Okay, the name may be rather out of the ordinary (Cowboys & Frenchmen?), but once past that, what remains is a burnished New York City-based quintet whose music might best be described as decidedly liberated and contemporary. This isn't "free" jazz wherein each member of the group goes his own separate way; there is, however, a large share of free-lancing within the established boundaries of melody, harmony and rhythm that moderate all save the most ungoverned forms of the music.
The album's half-dozen numbers are nominally thematic, designed to evoke the images of a cross-country tour, from "the hectic pace of big cities" to "the majestic tranquility of nature" and "unexpected surprises and tiresome aggravations" that may arise when moving from nightclub to nightclub. As those images rest largely in the imagination of listeners, their impact may range from indispensable to irrelevant; in either case, hardly worth debating. Improvisation, when it does occur, serves to reinforce the interlocking framework, which remains essentially prominent throughout. Co-leader Ethan Helm, who doubles on alto sax and flute, composed the six numbers, which range from boisterous to even-tempered.
The opener, "American Whispers: Pines," lands squarely in the former camp, its serene dual-sax intro leading to a wild and sonorous pastiche intertwined by a pair of crisp solos from pianist Addison Frei and another by bassist Ethan O'Reilly. "Alice in Promisedland" showcases the quintet's mellower side, with Owen Broder's alto sax taking the melodic lead and Helm providing counterpoint on flute. "American Whispers: Streams" starts in a similar vein before the tempo shifts to high gear to make way for Frei before slowing again behind an engaging statement from O'Reilly and splendid brush work by drummer Matt Honor. Trim two-part harmony by Helm and Broder leads the way to "Where Is Your Wealth?," a mid-tempo hymnal underscored again by finely-tuned saxophones and piano.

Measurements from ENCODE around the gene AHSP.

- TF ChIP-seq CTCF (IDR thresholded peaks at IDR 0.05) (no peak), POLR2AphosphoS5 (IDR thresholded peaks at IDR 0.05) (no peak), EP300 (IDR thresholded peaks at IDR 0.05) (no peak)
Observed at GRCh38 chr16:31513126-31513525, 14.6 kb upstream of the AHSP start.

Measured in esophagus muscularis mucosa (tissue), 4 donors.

"Gig Life" turns up the heat but not without due attention to its melodic foundation, embracing perceptive solos by Frei, Helm and Broder, who lends added weight on baritone saxwhich is where he stays on "The Farmer's Reason," introducing the even-tempered finale on his own before the group enters to effect a smooth and likeable outcome. Even though Our Highway may not encompass a pleasant journey for every listener, these Cowboys & Frenchmen are first-rate musicians who believe in what they are doing. The final score is fair: anything higher might be misleading, whereas a lower grade could be construed as narrow-minded or even biased on the part of the reviewer. Three and one-half stars equates to "very good," which is what Our Highway is.
American Whispers: Pines; Alice in Promisedland; American Whispers: Streams—An Old
Church; Where Is Your Wealth?; Gig Life—American Whispers: Mountains; The Farmer’s
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